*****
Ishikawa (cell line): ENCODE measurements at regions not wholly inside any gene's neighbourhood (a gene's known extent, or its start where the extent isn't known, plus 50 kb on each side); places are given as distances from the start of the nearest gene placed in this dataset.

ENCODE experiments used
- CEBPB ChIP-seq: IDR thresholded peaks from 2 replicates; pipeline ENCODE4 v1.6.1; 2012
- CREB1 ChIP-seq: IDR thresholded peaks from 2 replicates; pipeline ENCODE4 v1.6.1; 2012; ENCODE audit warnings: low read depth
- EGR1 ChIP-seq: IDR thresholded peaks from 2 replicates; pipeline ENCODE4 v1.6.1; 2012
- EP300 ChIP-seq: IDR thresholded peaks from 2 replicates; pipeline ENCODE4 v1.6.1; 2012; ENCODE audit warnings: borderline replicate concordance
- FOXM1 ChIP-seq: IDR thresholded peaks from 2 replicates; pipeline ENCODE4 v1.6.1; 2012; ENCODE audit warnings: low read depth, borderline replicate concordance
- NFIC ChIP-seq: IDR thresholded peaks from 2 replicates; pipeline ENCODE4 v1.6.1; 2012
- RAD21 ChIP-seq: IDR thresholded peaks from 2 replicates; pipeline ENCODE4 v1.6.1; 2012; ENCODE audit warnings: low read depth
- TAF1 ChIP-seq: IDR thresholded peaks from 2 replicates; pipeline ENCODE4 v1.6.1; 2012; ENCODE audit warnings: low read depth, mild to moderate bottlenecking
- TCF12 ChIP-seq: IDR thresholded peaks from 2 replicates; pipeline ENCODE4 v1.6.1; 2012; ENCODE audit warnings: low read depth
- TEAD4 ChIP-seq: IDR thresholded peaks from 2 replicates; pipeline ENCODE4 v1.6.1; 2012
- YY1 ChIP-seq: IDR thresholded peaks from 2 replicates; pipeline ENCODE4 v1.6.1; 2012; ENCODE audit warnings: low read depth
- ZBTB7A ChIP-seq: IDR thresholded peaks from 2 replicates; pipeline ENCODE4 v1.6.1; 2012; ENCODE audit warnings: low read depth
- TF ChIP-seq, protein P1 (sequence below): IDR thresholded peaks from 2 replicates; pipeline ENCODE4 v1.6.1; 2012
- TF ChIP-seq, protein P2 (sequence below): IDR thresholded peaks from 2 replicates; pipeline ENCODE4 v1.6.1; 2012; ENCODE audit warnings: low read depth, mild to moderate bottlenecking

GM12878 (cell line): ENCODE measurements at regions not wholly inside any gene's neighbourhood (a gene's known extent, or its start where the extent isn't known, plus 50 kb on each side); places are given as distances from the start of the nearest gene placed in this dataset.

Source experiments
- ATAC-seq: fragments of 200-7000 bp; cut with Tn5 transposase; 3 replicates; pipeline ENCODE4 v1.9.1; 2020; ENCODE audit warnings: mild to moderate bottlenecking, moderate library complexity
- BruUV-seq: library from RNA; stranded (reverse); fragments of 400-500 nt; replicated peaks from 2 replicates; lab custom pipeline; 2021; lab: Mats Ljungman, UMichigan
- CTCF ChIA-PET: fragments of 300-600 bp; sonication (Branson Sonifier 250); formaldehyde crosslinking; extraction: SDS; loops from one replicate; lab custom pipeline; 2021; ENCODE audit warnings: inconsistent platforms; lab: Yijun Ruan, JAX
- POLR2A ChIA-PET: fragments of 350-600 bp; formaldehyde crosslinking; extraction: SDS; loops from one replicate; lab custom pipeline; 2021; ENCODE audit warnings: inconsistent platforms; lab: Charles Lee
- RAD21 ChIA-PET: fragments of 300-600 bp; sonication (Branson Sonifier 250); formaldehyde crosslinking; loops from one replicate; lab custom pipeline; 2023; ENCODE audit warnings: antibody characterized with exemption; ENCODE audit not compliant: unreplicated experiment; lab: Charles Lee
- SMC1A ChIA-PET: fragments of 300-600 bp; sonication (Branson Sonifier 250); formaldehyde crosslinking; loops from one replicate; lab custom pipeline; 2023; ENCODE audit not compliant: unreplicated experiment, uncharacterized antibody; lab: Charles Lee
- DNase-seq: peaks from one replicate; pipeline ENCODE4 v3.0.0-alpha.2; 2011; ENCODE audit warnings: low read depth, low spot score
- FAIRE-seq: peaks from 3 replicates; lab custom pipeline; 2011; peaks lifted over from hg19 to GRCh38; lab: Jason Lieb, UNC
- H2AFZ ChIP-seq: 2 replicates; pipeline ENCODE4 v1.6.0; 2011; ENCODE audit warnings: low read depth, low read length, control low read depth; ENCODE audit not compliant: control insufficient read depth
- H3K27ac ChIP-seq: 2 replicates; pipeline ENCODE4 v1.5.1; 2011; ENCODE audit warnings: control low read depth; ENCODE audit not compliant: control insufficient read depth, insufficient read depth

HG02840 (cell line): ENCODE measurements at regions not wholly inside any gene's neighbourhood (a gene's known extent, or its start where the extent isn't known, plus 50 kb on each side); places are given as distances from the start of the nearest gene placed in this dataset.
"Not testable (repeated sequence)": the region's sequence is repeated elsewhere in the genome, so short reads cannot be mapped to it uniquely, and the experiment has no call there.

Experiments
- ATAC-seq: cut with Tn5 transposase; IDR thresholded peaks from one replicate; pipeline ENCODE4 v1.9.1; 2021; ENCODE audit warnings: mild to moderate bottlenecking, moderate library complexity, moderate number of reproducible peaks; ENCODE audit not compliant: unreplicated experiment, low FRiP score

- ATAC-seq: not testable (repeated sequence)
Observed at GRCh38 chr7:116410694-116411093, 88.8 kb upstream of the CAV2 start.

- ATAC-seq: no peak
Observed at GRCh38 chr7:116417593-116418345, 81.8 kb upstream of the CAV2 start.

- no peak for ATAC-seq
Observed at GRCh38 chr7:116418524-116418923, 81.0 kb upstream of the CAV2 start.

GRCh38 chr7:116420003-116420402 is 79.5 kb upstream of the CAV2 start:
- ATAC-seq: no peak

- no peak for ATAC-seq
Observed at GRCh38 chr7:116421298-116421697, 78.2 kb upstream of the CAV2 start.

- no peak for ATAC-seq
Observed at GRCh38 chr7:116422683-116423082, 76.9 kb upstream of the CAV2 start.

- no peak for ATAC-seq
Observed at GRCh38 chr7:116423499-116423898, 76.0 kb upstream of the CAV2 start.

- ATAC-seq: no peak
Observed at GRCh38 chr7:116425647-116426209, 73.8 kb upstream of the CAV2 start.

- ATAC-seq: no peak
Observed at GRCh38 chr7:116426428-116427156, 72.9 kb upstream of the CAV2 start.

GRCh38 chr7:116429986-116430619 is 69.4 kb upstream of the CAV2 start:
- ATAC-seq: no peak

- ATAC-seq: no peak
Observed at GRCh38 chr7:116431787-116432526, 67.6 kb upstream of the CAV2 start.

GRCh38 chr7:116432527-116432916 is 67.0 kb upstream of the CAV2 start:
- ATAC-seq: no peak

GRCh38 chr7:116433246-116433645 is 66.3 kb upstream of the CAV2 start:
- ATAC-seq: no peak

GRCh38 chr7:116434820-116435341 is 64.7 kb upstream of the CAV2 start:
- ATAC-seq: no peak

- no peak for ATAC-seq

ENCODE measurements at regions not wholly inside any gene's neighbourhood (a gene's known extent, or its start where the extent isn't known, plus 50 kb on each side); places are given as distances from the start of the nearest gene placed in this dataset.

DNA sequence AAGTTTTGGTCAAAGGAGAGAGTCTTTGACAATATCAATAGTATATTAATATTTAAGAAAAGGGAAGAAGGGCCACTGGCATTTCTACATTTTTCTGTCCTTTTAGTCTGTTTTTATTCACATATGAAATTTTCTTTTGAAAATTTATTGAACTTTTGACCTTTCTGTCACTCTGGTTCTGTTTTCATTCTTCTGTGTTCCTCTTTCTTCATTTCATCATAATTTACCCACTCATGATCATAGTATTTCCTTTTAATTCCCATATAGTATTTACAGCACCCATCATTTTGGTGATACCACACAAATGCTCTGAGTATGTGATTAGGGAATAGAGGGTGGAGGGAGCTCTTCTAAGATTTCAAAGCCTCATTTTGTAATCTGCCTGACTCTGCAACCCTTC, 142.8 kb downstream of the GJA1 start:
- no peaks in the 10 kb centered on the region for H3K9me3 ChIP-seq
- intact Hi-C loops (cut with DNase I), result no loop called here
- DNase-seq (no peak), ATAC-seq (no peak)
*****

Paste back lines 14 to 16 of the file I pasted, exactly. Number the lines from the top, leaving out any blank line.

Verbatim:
- ZBTB7A ChIP-seq: IDR thresholded peaks from 2 replicates; pipeline ENCODE4 v1.6.1; 2012; ENCODE audit warnings: low read depth
- TF ChIP-seq, protein P1 (sequence below): IDR thresholded peaks from 2 replicates; pipeline ENCODE4 v1.6.1; 2012
- TF ChIP-seq, protein P2 (sequence below): IDR thresholded peaks from 2 replicates; pipeline ENCODE4 v1.6.1; 2012; ENCODE audit warnings: low read depth, mild to moderate bottlenecking